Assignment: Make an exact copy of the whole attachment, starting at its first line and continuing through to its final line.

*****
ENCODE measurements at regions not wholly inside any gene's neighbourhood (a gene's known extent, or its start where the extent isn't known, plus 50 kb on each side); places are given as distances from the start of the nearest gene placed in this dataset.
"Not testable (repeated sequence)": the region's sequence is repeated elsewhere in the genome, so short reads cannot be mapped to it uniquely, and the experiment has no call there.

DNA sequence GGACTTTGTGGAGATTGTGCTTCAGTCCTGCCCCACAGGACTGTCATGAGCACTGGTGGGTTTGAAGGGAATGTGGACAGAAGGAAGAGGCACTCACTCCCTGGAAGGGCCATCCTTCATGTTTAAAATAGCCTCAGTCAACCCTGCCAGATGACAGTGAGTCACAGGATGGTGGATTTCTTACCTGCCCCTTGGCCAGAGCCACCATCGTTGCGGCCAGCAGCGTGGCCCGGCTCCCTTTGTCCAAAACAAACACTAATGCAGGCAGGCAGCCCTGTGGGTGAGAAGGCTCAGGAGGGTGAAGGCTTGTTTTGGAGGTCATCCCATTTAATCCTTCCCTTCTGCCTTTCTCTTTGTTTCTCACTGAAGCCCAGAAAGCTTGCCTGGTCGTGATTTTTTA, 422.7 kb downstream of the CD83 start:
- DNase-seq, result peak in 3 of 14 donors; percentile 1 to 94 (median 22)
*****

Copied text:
ENCODE measurements at regions not wholly inside any gene's neighbourhood (a gene's known extent, or its start where the extent isn't known, plus 50 kb on each side); places are given as distances from the start of the nearest gene placed in this dataset.
"Not testable (repeated sequence)": the region's sequence is repeated elsewhere in the genome, so short reads cannot be mapped to it uniquely, and the experiment has no call there.

DNA sequence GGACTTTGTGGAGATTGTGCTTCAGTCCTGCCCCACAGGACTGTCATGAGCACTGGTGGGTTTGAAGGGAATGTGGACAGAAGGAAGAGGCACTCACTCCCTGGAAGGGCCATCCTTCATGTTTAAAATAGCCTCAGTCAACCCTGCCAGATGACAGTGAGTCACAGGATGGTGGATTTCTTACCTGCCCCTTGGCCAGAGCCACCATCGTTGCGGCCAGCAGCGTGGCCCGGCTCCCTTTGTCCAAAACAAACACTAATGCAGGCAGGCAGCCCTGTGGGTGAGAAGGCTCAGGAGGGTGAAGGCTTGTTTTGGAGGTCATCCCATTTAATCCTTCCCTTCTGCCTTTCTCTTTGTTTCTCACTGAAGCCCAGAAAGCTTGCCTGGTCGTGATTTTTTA, 422.7 kb downstream of the CD83 start:
- DNase-seq, result peak in 3 of 14 donors; percentile 1 to 94 (median 22)